When others in the course post interesting comments, check their profiles before responding. You may find that you’re interacting with someone in the industry you’d like to move into, and you now have a great point of entry for a conversation.
3. Facilitators Make a Difference
The professor of “Beyond Silicon Valley,” Michael Goldberg, was a stellar forum facilitator. Throughout the course, I often wondered how he found the time to make so many personal connections, partcipate in so many discussions, and respond to so many comments. He helped keep discussions on track, made introductions among students, and generally kept the level of engagement high.
But not every course is led by a facilitator with as much verve and enthusiasm as Professor Goldberg. What then?
If you’re in a course that lacks strong facilitation, I suggest trying to play that role yourself. While they don’t have the star power of professors – who doesn’t like getting a few good strokes from the teacher? - students can also be facilitators. By taking a meta view of the discussion, trying to spark conversation, and focusing on connecting people, you the student can have a better forum experience and up your chances of making connections.
4. One Real Connection is Worth a Thousand Up-Votes
By far the most active group on the forum, and the group that seemed to get the most out of the course, was a group from Greece. They met in person periodically, developed real connections to one another, and used the forum as a supplement to a face-to-face conversation they were having. But what if, like me, you’re in a place where you can’t do that? Or what if you simply don’t have the time for in-person meet-ups?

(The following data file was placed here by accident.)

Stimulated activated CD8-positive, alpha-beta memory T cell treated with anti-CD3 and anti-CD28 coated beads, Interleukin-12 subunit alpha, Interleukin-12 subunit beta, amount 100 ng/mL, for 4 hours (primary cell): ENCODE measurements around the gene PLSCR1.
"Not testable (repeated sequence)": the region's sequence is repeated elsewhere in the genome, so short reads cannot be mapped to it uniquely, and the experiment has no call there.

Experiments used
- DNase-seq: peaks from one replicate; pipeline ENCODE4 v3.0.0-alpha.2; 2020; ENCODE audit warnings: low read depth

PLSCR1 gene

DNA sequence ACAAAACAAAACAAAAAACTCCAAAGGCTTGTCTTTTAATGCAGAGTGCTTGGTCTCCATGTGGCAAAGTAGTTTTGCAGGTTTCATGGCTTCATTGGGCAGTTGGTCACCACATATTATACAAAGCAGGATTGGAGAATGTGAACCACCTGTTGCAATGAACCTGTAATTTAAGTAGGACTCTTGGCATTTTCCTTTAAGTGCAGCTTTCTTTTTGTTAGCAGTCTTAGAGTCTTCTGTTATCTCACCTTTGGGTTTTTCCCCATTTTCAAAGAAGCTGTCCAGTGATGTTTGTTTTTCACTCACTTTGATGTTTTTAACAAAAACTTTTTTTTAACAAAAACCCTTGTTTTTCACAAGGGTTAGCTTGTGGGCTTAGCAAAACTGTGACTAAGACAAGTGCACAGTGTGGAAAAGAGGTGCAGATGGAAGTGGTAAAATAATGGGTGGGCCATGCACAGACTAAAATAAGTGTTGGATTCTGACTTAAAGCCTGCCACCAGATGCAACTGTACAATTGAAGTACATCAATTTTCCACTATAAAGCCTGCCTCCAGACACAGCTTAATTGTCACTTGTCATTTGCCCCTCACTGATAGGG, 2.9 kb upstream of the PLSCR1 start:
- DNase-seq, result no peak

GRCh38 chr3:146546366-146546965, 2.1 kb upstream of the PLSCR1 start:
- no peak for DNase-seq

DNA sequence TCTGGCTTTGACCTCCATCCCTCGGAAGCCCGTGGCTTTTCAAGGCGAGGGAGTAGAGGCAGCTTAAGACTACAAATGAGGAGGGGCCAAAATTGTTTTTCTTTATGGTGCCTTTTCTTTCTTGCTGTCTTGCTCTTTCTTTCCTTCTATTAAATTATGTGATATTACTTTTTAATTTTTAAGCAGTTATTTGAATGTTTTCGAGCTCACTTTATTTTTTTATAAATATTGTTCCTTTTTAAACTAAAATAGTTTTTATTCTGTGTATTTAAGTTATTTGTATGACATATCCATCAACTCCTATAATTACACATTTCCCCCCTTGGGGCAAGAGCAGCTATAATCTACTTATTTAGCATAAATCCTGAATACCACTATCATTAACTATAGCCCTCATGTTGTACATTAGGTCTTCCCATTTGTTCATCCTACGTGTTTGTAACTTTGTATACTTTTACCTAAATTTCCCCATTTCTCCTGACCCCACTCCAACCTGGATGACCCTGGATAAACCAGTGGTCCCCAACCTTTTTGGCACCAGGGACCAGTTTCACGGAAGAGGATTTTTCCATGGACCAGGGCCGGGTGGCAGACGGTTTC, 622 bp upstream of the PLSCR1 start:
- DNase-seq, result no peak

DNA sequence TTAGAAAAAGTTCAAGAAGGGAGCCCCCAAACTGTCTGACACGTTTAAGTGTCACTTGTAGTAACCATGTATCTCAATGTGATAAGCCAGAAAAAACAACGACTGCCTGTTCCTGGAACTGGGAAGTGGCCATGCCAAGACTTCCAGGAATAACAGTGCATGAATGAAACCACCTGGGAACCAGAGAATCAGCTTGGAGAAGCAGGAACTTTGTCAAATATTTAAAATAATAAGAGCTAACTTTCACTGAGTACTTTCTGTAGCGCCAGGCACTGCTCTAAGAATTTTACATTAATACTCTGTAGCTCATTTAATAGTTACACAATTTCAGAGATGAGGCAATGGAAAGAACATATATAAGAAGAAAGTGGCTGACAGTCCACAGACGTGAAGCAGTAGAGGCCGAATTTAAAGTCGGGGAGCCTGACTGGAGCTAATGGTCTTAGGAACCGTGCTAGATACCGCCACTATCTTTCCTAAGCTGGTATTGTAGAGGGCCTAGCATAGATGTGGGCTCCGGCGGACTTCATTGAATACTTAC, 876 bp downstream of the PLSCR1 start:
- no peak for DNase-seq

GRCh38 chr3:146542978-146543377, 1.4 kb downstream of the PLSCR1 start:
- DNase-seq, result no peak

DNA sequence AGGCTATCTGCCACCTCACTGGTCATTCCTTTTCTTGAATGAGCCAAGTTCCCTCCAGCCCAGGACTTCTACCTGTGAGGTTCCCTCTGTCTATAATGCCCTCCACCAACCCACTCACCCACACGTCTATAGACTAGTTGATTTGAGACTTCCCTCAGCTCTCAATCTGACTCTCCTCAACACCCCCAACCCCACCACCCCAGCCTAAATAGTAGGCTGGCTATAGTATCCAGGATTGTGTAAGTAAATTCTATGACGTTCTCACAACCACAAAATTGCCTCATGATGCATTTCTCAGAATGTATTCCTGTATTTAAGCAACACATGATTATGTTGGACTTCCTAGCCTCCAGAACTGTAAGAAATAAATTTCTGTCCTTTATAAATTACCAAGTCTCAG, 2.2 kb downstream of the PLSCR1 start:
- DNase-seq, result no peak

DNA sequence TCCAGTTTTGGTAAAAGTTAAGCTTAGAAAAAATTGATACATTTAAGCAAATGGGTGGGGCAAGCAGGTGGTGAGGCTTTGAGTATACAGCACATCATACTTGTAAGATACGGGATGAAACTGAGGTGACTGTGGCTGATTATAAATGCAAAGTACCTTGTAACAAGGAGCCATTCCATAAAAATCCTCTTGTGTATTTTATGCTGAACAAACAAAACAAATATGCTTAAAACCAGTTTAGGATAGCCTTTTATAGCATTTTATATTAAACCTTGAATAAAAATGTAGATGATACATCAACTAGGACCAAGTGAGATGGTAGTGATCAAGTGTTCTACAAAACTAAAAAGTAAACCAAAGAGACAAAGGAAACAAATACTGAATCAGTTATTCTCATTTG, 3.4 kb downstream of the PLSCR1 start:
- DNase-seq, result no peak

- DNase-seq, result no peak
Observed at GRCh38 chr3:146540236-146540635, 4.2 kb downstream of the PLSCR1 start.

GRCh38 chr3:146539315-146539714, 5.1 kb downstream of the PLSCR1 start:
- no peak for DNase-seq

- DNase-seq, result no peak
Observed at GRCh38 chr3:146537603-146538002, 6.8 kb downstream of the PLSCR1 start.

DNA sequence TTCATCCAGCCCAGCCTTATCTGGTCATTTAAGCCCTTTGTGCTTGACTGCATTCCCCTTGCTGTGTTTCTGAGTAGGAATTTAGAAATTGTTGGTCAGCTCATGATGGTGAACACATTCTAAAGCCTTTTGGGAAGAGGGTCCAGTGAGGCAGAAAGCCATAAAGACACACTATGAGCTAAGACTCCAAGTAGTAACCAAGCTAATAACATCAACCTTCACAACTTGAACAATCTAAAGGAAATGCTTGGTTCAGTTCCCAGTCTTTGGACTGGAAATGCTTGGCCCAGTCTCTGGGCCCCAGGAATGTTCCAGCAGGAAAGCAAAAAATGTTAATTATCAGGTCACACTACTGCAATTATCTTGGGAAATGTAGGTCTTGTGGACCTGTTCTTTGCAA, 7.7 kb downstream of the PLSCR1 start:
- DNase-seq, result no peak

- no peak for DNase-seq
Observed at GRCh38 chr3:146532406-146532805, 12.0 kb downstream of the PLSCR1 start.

It is tempting to gravitate towards the discussion threads where the most is happening – most posts, most up-votes, most people. But I suggest doing the opposite: find a niche where you can substantively engage with a few people on a topic you are passionate about; then focus on making one or two connections that are strong enough to take outside of the classroom.
I started “Beyond Silicon Valley” thinking I would form a group of people who could interact via video chat throughout the course – a sort of virtual study group. To that end, each week I created a discussion thread called “Africa Study Group.” A few times I floated the idea of a video chat, but no one expressed interest. I also joined the Facebook and LinkedIn groups for the course. Not much seemed to be happening there either.
By the end of the course, I hadn’t managed to get a stable study group going, but I did have some great conversations with an entrepreneur in Africa who shares my interest in the potential of MOOCs for the continent. I realized that in the end, this one connection was probably just as valuable as a study group would have been.
Overall, I’m still not sold on discussion forums, but at least now I can find some good in them. I’m curious as to others’ experiences in MOOC discussion forums. What’s your opinion on mandatory forum posting? What value have you found in forums?